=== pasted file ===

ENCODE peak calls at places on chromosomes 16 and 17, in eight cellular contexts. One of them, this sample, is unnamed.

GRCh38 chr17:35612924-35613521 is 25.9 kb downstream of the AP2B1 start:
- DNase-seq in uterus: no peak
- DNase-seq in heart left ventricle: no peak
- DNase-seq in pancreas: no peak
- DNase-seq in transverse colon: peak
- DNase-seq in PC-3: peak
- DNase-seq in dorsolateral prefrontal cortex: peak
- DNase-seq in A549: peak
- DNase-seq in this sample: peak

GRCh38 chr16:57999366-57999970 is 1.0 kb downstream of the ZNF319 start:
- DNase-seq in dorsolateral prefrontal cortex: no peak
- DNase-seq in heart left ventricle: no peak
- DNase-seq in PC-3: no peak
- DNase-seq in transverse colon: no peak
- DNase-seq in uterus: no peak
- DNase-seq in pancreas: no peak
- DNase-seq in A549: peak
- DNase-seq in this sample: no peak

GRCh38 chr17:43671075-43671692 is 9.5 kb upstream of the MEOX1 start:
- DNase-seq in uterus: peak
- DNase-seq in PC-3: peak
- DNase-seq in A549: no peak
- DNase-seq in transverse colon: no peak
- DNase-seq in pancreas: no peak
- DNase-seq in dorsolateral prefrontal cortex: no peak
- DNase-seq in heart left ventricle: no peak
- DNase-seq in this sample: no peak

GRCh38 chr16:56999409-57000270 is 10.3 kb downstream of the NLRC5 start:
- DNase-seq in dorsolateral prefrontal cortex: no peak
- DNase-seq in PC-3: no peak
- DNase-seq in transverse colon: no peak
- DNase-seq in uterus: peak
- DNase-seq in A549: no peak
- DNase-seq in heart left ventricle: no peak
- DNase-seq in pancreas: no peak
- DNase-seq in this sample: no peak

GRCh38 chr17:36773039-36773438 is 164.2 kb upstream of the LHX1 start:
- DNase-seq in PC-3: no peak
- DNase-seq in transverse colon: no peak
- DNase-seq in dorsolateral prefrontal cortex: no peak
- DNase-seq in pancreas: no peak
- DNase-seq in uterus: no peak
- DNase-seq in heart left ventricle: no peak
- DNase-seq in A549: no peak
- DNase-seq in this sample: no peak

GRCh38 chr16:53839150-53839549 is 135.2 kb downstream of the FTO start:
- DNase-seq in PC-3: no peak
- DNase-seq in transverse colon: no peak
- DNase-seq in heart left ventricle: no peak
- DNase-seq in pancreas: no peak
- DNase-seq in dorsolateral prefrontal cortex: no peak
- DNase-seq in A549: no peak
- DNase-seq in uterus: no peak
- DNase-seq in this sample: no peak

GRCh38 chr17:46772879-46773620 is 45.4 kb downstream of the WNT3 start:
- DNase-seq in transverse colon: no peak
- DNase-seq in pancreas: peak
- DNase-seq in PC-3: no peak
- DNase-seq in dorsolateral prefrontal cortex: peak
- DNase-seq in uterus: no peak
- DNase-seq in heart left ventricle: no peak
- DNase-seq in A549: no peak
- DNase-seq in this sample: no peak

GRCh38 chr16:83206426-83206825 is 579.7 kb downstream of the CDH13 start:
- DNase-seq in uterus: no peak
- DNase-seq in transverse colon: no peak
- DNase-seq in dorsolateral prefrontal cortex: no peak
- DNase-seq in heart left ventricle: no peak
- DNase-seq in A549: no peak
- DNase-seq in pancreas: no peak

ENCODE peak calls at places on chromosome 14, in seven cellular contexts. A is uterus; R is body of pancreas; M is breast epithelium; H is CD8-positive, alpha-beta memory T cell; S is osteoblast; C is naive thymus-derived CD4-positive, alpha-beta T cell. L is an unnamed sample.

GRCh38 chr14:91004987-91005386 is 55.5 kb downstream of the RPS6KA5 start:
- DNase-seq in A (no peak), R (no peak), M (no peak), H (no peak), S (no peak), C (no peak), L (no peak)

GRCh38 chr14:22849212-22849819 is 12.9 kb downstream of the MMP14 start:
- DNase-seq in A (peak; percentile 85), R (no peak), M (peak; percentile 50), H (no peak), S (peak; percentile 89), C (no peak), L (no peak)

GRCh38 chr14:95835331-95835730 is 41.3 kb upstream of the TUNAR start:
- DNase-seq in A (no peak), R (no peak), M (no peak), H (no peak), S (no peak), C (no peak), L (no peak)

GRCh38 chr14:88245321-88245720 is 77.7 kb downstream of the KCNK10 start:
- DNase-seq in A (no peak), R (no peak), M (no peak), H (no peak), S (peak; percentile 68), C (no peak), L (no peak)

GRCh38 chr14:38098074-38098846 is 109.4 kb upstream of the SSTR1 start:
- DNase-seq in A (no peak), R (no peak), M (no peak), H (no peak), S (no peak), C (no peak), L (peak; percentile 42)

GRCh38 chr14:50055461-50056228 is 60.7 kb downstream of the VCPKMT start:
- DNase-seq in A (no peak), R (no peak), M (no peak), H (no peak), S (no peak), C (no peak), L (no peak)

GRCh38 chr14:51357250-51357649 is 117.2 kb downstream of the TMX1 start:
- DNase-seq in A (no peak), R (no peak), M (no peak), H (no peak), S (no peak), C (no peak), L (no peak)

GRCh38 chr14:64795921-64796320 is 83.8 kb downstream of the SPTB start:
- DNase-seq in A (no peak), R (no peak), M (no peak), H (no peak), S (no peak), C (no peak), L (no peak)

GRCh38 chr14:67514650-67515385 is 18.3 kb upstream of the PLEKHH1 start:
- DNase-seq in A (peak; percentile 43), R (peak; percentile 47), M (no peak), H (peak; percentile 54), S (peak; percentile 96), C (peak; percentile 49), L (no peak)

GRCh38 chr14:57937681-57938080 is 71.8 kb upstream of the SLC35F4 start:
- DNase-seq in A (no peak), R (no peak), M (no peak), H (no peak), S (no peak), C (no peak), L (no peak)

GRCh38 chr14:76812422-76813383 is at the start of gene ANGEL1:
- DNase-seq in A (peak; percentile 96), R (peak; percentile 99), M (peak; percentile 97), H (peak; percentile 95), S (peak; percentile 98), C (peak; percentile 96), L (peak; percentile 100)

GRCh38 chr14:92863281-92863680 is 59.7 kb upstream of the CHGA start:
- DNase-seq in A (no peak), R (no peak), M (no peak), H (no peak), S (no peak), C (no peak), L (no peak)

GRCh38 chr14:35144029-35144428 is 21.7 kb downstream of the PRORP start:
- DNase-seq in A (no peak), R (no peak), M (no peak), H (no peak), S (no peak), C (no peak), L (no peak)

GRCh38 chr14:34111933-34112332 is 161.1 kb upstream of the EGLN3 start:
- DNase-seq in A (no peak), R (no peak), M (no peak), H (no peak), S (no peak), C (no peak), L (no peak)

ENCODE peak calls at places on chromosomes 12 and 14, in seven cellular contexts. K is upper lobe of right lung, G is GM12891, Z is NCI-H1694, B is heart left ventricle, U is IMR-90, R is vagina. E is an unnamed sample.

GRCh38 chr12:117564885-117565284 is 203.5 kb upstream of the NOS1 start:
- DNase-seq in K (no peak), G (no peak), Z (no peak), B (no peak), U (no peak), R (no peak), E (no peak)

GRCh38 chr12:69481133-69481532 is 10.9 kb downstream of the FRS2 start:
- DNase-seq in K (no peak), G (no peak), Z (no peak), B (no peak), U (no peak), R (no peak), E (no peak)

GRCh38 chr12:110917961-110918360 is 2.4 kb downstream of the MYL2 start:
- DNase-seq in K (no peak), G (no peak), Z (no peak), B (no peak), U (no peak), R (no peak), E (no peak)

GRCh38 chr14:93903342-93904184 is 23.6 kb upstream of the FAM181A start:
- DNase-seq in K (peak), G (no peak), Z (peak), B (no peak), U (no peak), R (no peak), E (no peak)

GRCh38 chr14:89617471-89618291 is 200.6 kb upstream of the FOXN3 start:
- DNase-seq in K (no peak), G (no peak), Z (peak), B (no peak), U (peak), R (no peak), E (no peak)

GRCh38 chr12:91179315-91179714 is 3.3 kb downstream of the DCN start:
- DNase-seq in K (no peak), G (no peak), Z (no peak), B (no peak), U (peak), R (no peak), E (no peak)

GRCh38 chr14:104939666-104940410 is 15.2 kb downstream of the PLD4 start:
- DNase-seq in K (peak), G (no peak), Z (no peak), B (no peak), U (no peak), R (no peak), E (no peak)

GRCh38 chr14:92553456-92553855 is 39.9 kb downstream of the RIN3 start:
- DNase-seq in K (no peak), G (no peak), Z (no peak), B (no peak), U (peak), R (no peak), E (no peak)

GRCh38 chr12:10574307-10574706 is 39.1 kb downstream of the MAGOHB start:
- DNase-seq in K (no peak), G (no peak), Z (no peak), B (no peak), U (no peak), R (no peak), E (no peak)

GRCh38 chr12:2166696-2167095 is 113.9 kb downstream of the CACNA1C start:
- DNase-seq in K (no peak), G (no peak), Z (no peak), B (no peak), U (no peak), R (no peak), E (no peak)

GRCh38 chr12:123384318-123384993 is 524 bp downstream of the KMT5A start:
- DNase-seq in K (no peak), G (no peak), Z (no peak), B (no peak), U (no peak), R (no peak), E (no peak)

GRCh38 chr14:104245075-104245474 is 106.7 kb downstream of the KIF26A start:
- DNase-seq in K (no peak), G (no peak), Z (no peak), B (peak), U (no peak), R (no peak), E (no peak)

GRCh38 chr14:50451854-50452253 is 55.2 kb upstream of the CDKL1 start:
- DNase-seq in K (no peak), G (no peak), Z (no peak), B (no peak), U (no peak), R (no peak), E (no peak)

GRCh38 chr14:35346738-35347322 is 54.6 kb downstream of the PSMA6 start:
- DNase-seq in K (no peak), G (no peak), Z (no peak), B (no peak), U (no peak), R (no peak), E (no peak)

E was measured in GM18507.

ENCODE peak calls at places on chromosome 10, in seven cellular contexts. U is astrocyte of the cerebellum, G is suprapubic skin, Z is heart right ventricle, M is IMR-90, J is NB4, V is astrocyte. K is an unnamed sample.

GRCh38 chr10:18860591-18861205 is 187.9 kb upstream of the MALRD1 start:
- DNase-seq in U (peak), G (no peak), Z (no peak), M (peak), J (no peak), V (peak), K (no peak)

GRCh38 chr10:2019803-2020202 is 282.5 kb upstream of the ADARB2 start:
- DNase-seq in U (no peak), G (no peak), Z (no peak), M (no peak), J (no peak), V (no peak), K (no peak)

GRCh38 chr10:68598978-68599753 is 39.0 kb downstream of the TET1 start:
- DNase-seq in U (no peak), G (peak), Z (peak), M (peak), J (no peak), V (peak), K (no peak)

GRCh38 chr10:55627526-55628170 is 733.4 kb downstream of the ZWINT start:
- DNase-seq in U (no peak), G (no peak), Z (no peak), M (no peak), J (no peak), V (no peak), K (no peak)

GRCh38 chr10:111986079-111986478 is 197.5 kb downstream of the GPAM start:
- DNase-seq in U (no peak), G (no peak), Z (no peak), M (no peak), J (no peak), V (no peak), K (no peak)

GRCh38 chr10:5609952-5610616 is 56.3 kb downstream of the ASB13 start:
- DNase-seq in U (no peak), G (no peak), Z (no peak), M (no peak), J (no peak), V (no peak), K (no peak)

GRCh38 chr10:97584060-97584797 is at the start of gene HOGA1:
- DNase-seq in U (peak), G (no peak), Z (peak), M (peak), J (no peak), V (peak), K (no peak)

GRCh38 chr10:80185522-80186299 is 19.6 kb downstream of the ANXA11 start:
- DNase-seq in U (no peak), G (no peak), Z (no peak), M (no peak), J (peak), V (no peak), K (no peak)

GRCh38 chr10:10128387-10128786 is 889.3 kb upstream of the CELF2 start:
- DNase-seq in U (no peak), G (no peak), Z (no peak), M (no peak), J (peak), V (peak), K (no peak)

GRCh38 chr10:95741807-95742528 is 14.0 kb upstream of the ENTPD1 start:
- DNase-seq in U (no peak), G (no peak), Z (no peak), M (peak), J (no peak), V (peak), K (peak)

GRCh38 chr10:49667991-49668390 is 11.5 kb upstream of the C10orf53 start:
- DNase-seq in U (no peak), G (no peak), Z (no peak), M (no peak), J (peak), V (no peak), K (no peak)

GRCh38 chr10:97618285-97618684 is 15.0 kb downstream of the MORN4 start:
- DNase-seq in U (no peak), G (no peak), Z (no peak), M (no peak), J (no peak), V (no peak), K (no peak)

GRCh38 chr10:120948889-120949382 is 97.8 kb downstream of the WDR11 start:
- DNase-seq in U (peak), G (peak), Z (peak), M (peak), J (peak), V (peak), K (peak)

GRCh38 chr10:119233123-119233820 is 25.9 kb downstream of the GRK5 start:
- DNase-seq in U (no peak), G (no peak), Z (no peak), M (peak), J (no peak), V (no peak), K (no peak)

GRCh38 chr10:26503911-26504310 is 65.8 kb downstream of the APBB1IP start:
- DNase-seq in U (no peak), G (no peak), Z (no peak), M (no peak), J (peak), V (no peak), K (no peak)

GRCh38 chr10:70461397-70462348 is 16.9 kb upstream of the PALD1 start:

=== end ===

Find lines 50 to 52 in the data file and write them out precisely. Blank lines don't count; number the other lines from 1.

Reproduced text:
- DNase-seq in heart left ventricle: no peak
- DNase-seq in pancreas: no peak
- DNase-seq in dorsolateral prefrontal cortex: no peak